4 Minute Read
A central piece of the home-buying process is the purchase contract. These few pieces of paper have the power to decide when and how your new dream home will become your own.
Nearly every contract comes with contingencies—conditions that must be met for the home purchase to take place. Common contract contingencies allow buyers to back out of a sale without losing their deposit if something goes wrong. As a homebuyer, it’s important to understand your contingency options and how they work so you can protect yourself from a home deal gone bad.
Common Contingencies and How They Work
When you make an offer on your new home, your real estate agent will help you decide which contingencies to include based on your personal situation. Here are the three you’re most likely to encounter:
Home Inspection: With a home-inspection contingency, the buyer has the right to a professional inspection of the home. If the inspection turns up major problems, the buyer can request the seller fix the problems, reduce the price or cancel the contract.
In a hot housing market, some buyers can be tempted to skip the home-inspection contingency to make their offer more appealing. But it’s never a good idea to buy a home without having it inspected by a pro first. You could end up paying too much for a home with expensive structural issues.
Local experts you can trust.
Appraisal: No one wants to overpay for a home. An appraisal will make sure a buyer knows the fair market value before the sale is final. If the appraised value is less than the sale price, an appraisal contingency allows the buyer to back out of the contract or negotiate a lower price with the seller.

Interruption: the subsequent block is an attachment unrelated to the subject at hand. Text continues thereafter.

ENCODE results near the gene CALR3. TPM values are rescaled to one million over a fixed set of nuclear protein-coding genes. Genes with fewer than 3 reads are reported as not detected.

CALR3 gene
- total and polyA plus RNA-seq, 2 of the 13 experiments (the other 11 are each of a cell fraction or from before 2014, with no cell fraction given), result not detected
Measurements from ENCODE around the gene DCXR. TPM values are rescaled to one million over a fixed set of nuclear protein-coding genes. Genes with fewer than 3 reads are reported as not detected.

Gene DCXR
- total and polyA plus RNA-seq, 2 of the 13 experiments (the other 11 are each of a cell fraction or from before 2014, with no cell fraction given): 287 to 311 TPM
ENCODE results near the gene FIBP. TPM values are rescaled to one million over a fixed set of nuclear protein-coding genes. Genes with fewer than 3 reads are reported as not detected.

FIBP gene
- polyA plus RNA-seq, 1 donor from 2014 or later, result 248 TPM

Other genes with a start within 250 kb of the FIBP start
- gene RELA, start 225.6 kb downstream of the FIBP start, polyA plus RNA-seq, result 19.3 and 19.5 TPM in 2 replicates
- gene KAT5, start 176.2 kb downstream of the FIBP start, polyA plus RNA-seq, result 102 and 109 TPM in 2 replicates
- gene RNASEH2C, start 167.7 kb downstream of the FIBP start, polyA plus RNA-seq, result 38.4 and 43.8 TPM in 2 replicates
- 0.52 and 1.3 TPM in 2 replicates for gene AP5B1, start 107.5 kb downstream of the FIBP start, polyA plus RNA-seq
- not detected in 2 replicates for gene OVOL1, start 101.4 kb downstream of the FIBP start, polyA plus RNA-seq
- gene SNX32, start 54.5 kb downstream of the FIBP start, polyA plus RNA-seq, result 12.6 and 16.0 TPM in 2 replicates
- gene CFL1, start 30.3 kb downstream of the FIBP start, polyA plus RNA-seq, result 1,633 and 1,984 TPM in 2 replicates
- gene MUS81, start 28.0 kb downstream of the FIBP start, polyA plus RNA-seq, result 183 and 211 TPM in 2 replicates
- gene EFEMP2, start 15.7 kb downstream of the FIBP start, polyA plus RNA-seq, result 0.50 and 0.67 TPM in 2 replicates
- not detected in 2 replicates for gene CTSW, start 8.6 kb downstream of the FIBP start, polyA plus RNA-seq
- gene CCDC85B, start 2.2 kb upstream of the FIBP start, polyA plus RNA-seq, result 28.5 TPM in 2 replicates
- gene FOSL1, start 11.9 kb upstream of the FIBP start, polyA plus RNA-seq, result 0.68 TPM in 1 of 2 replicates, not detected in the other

Financing: The financing contingency gives the buyer a certain time frame to get approved for a mortgage. Buyers need to be preapproved for their loan before they make an offer to avoid trying to buy a home they can’t afford. Being preapproved also speeds up the loan-approval process once an offer is made.
Buyers who pay cash for a home don’t need to include this contingency in their contract. That can be a huge plus with sellers who don’t want to wait for a buyer to secure financing.
As you can see, contingencies protect the buyer from paying too much, ending up with a home that has major structural issues, or being forced to buy a home without proper financing. Sellers benefit as well. If all the conditions are met, then the buyer cannot back out of the purchase without financial or, sometimes, legal consequences.
But buyers need to be cautious of using too many contingencies in their purchase contracts. Sellers won’t want to deal with a buyer who puts a condition on everything.
One example of this is the home sale contingency. This clause gives the buyer a specified amount of time to sell a home so they can finance a new one. If the home doesn’t sell, the buyer can back out of the purchase contract on the new home. That forces the seller to pass up any other offers while they wait for the buyer’s home to sell.
It’s best for everyone when the buyer sells his current home before shopping for a new one—even if that means renting for a short time.
Understand Your Options
Clearly, these are just a few of the ways to use home-buying contingencies. When the time comes for you to make an offer on your new home, work with an experienced real estate professional who can explain each part of your purchase contract and how it affects you. Then, with your agent’s guidance, you can decide which contingencies to include in your offer to make sure you end up with a great home at a great price.
Your agent will also help you keep up with your contingency deadlines so that your home purchase is settled on time and as smoothly as possible.
If you’re looking for a high-octane agent who’s willing to do what it takes to help you seal the deal on your dream home, we can put you in touch with a real estate pro Dave recommends in your area today!